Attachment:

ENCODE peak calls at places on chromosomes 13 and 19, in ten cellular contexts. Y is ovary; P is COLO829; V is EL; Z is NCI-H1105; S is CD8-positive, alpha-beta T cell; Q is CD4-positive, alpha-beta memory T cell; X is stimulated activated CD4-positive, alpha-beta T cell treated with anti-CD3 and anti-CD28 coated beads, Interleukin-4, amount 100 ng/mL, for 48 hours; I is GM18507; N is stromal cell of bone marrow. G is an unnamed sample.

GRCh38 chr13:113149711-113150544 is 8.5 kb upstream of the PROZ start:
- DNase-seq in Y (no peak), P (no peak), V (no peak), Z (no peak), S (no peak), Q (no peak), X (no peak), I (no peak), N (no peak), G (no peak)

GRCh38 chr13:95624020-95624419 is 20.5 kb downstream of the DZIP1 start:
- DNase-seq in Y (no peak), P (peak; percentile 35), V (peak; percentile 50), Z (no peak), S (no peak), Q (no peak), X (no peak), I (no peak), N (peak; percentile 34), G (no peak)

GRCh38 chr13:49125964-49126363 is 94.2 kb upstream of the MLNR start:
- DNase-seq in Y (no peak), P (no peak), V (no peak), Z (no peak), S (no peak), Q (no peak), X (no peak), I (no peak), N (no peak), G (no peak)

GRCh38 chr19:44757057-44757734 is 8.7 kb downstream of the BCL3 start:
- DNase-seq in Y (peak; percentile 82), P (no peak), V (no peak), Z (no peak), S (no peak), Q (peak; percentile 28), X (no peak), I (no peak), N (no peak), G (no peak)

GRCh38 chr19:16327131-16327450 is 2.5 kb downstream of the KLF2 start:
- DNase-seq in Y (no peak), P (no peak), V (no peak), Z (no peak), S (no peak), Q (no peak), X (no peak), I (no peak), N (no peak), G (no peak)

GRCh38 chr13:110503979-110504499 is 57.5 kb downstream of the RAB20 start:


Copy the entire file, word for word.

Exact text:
ENCODE peak calls at places on chromosomes 13 and 19, in ten cellular contexts. Y is ovary; P is COLO829; V is EL; Z is NCI-H1105; S is CD8-positive, alpha-beta T cell; Q is CD4-positive, alpha-beta memory T cell; X is stimulated activated CD4-positive, alpha-beta T cell treated with anti-CD3 and anti-CD28 coated beads, Interleukin-4, amount 100 ng/mL, for 48 hours; I is GM18507; N is stromal cell of bone marrow. G is an unnamed sample.

GRCh38 chr13:113149711-113150544 is 8.5 kb upstream of the PROZ start:
- DNase-seq in Y (no peak), P (no peak), V (no peak), Z (no peak), S (no peak), Q (no peak), X (no peak), I (no peak), N (no peak), G (no peak)

GRCh38 chr13:95624020-95624419 is 20.5 kb downstream of the DZIP1 start:
- DNase-seq in Y (no peak), P (peak; percentile 35), V (peak; percentile 50), Z (no peak), S (no peak), Q (no peak), X (no peak), I (no peak), N (peak; percentile 34), G (no peak)

GRCh38 chr13:49125964-49126363 is 94.2 kb upstream of the MLNR start:
- DNase-seq in Y (no peak), P (no peak), V (no peak), Z (no peak), S (no peak), Q (no peak), X (no peak), I (no peak), N (no peak), G (no peak)

GRCh38 chr19:44757057-44757734 is 8.7 kb downstream of the BCL3 start:
- DNase-seq in Y (peak; percentile 82), P (no peak), V (no peak), Z (no peak), S (no peak), Q (peak; percentile 28), X (no peak), I (no peak), N (no peak), G (no peak)

GRCh38 chr19:16327131-16327450 is 2.5 kb downstream of the KLF2 start:
- DNase-seq in Y (no peak), P (no peak), V (no peak), Z (no peak), S (no peak), Q (no peak), X (no peak), I (no peak), N (no peak), G (no peak)

GRCh38 chr13:110503979-110504499 is 57.5 kb downstream of the RAB20 start: